Qualified Remodeler Article

Posted by on September 9, 2015

Qualified Remodeler Article


Ben Johnson

“A Clear Process Sells Homes”

Three years ago I lost a project that was very important to me. It was crushing. I was being interviewed by a couple to design a house in the historic district of my local town. In the end, they chose a different designer with their only feedback being: “It just seemed like the best fit.” The best fit? I didn’t understand; I chalked it up to my fees being too high. I have realized that had nothing to do with it. Later I was informed that my competitor was actually charging almost twice what I had quoted.

I decided to poll other builders and designers about this. We all agreed that you can show off the most beautiful pictures of work you have accomplished, but if you can’t communicate your process effectively, your odds of getting the job go down significantly. People need to know how to get from A to B.

Ask any remodeler, home builder, or designer, what is the number one hurdle they face when courting potential clients, and I guarantee it will be dollars. “What do you charge”, and “what does it cost?” I get asked this often. I have found, however, that when potential clients give me pushback on fees, it is usually because I have failed to explain the design process appropriately. “It costs too much,” is often times just an excuse, and one that is easy to overcome. The excuse is born out of an absence of feeling that, “yes, you can deliver” their dream remodeling project. Comfort is key, and a clear process creates comfort.

In the end, all a potential client really wants to hear and experience is a pathway for obtaining their new space. You build homes and remodeling projects every day. You understand all the steps required to make it happen. Your clients don’t. Consider what it’s like setting up a mortgage for your new home. You don’t know all the little details behind what a closing attorney has to do. All you know is he walks you through the papers required and how to get them into the proper hands: “Here are the documents you need to sign if you want to get in your home.” Go it. You must be able to demonstrate the same control and simplicity. Be a shepherd. That’s what a prospect wants and they don’t even realize it until they experience that feeling of: “He’s got me covered.” Contracts get signed when a client feels that.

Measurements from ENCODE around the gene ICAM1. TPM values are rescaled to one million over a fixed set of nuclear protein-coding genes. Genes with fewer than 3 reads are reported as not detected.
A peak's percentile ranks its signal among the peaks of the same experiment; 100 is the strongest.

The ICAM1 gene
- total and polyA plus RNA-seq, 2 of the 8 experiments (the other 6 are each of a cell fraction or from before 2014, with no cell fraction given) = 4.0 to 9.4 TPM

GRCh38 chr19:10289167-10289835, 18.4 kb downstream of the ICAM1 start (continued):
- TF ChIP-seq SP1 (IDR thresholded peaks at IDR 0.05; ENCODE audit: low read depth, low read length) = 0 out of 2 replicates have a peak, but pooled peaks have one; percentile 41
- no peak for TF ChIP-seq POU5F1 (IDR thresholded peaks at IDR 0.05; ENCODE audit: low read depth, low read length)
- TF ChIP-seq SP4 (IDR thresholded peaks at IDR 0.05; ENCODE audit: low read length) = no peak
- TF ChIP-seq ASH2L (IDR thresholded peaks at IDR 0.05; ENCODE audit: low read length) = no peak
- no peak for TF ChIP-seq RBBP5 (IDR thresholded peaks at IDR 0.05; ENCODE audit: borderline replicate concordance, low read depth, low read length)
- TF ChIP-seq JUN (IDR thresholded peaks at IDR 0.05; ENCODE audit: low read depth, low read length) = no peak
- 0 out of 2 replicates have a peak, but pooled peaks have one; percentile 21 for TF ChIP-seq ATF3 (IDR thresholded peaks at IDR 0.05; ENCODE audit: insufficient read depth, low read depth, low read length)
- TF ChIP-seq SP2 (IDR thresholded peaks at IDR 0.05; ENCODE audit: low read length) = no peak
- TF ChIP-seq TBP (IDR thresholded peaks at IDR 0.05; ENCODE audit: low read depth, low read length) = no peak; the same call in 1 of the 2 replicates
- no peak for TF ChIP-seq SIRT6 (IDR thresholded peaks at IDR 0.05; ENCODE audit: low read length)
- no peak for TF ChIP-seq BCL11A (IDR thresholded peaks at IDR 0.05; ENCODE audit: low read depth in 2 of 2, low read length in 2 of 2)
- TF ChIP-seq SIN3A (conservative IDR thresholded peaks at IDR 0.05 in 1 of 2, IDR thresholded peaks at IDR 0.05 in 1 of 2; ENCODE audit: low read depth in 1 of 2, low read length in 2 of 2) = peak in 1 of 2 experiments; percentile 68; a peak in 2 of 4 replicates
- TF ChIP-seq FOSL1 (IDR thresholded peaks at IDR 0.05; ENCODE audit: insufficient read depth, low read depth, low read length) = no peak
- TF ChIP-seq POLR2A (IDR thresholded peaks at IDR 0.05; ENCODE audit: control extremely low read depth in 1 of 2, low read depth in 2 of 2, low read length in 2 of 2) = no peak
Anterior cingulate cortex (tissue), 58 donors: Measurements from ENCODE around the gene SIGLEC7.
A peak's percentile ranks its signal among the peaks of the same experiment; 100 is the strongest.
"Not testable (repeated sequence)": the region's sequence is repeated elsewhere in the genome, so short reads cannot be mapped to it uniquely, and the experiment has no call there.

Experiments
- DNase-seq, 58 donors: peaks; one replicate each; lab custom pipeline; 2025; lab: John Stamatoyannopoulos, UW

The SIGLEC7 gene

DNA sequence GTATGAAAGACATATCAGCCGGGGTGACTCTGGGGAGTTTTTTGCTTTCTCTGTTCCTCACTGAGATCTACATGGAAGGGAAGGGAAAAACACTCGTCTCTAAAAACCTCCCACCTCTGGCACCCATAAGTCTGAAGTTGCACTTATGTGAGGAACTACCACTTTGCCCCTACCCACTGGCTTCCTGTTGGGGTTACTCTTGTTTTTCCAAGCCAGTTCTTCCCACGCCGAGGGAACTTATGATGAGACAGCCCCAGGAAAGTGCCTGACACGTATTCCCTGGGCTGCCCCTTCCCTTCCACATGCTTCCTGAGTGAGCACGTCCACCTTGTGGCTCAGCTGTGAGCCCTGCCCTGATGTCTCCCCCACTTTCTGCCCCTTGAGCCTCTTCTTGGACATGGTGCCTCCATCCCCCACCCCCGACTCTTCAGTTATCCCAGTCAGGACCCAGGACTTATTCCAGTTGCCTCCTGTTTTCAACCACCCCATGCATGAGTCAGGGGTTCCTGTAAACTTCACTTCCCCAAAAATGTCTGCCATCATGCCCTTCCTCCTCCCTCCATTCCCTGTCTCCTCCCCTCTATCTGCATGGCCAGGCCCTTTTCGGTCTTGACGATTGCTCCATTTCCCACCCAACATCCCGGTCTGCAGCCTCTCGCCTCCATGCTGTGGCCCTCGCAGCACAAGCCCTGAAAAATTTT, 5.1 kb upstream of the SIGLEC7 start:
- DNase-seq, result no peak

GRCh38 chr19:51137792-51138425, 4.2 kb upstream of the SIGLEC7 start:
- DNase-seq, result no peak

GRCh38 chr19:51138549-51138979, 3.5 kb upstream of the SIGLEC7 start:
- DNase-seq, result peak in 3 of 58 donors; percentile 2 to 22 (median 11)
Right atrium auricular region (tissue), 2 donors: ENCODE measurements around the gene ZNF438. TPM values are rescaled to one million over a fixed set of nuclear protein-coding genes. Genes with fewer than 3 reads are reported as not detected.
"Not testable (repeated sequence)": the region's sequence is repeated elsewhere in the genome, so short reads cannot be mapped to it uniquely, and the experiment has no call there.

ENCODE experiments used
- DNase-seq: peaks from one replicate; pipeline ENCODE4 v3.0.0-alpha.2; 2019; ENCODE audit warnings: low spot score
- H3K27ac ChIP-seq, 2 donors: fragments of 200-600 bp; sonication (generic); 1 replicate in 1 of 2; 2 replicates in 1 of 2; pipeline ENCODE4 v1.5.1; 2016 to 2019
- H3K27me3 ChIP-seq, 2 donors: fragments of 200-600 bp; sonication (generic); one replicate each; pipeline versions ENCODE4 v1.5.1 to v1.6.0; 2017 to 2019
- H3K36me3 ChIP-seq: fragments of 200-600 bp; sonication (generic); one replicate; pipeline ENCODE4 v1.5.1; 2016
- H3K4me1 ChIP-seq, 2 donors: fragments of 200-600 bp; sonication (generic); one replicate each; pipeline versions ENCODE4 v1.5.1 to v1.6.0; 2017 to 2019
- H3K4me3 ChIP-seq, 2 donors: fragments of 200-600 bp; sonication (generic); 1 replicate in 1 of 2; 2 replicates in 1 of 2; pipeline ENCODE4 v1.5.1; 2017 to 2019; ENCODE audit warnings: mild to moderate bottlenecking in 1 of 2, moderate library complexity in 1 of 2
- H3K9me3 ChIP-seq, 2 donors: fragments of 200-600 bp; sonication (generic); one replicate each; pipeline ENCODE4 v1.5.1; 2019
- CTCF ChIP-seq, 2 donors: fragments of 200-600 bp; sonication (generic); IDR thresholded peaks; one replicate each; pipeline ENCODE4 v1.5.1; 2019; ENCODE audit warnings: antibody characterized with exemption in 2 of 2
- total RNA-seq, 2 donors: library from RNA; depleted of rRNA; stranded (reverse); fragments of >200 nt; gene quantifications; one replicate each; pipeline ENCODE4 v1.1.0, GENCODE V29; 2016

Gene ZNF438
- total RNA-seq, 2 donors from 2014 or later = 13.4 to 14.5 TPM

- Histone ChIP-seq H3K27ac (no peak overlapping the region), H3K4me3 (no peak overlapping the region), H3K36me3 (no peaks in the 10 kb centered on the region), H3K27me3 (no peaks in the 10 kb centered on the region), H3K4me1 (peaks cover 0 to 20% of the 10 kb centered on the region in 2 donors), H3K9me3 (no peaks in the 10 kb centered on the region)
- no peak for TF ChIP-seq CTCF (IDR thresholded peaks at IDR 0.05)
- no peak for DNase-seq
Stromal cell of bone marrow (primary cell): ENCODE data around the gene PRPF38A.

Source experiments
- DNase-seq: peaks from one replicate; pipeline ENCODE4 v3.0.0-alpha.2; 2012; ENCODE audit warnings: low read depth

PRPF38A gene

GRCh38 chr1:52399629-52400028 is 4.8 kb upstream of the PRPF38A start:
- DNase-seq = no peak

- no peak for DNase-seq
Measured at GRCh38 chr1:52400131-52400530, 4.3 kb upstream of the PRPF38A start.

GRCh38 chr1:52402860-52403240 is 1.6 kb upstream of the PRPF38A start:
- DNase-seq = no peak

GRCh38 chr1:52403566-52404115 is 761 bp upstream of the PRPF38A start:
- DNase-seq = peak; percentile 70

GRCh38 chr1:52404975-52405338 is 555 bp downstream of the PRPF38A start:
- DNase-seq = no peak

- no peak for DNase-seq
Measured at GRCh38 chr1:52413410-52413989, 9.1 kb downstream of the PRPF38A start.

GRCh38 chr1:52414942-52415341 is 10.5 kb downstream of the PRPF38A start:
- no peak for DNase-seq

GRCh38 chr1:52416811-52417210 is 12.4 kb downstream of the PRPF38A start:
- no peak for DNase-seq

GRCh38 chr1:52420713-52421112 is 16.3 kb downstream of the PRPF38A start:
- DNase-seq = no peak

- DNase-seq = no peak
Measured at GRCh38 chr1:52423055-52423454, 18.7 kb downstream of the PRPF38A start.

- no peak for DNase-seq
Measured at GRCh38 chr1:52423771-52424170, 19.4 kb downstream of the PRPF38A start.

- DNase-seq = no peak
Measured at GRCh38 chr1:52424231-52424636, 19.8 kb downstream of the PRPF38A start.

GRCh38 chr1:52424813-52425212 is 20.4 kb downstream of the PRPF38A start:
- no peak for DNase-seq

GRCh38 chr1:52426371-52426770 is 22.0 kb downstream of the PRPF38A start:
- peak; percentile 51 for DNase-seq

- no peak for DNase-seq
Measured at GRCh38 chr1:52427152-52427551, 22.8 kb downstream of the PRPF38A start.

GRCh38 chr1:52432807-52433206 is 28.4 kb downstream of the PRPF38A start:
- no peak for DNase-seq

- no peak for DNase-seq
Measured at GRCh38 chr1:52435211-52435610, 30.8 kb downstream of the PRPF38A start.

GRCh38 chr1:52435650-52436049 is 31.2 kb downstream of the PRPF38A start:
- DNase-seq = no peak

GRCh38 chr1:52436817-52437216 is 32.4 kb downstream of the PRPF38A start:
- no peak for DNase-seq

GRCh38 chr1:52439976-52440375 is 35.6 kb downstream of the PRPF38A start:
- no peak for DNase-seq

Now, assuming you have some examples of good work, and references, the main ingredient you need is a clear process that allows the client to visualize how they will get their dream project turned into a reality. To be able to articulate your process in a clear manner to a prospect, you must first identify what it is. Start by writing it out. Begin writing in paragraph form what your process looks like in your head from estimating to final site-work. Then, reduce those paragraphs down to bullet points and a list. Next, group the bullets into categories based on each phase of your typical project. Edit it down so that one, you can remember it, and two, it makes sense to others. Show it to your wife, a subcontractor, or a friend. Ask them if it’s clear.

When you visualize explaining your process, don’t fall into the cost trap. Give them the good news first. Talk about the project and how you do things. Cost, no matter what the number, is always bad news. You want the cost to be the last bit of data given away and you want to be the one who brings it up. This makes you look like the shepherd. “Here is our process for remodeling, and here is a typical cost range to do it in.” Also, make sure you are giving estimated cost ranges in initial meetings, not just a single number. What’s the easiest way to not get the sale? A firm number coupled with an unclear process. Give them the process, make it easy to understand, and then deliver the cost data.

Don’t risk losing those big projects by not thinking through your process. Your portfolio of remodeling projects will only take you so far and no, your cost is not too high. It’s all about the process. Make it easy, make it clear, and be the Shepherd.